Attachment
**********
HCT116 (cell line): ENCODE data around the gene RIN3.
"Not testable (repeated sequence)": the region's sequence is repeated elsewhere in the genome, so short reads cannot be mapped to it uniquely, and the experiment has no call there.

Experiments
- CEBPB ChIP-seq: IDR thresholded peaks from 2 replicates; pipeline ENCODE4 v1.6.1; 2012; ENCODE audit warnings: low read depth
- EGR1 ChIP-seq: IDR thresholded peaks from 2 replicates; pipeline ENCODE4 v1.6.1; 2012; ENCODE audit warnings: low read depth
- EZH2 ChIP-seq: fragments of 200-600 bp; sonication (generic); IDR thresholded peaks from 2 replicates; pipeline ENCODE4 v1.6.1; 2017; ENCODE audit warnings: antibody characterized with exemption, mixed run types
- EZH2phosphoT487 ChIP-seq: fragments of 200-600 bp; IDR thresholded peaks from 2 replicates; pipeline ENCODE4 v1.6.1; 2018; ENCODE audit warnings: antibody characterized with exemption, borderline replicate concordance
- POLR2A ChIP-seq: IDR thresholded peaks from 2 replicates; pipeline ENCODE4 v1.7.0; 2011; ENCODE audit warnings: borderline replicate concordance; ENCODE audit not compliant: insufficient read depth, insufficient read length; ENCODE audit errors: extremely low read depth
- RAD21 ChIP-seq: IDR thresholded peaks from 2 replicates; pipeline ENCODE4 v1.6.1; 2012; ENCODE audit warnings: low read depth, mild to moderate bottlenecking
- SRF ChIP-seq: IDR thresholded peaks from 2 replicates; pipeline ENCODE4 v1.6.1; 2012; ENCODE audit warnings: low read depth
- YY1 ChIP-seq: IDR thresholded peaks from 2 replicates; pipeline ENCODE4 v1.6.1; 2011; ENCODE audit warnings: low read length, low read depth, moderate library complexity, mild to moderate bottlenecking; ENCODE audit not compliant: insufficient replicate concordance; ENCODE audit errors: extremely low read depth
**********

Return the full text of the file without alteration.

HCT116 (cell line): ENCODE data around the gene RIN3.
"Not testable (repeated sequence)": the region's sequence is repeated elsewhere in the genome, so short reads cannot be mapped to it uniquely, and the experiment has no call there.

Experiments
- CEBPB ChIP-seq: IDR thresholded peaks from 2 replicates; pipeline ENCODE4 v1.6.1; 2012; ENCODE audit warnings: low read depth
- EGR1 ChIP-seq: IDR thresholded peaks from 2 replicates; pipeline ENCODE4 v1.6.1; 2012; ENCODE audit warnings: low read depth
- EZH2 ChIP-seq: fragments of 200-600 bp; sonication (generic); IDR thresholded peaks from 2 replicates; pipeline ENCODE4 v1.6.1; 2017; ENCODE audit warnings: antibody characterized with exemption, mixed run types
- EZH2phosphoT487 ChIP-seq: fragments of 200-600 bp; IDR thresholded peaks from 2 replicates; pipeline ENCODE4 v1.6.1; 2018; ENCODE audit warnings: antibody characterized with exemption, borderline replicate concordance
- POLR2A ChIP-seq: IDR thresholded peaks from 2 replicates; pipeline ENCODE4 v1.7.0; 2011; ENCODE audit warnings: borderline replicate concordance; ENCODE audit not compliant: insufficient read depth, insufficient read length; ENCODE audit errors: extremely low read depth
- RAD21 ChIP-seq: IDR thresholded peaks from 2 replicates; pipeline ENCODE4 v1.6.1; 2012; ENCODE audit warnings: low read depth, mild to moderate bottlenecking
- SRF ChIP-seq: IDR thresholded peaks from 2 replicates; pipeline ENCODE4 v1.6.1; 2012; ENCODE audit warnings: low read depth
- YY1 ChIP-seq: IDR thresholded peaks from 2 replicates; pipeline ENCODE4 v1.6.1; 2011; ENCODE audit warnings: low read length, low read depth, moderate library complexity, mild to moderate bottlenecking; ENCODE audit not compliant: insufficient replicate concordance; ENCODE audit errors: extremely low read depth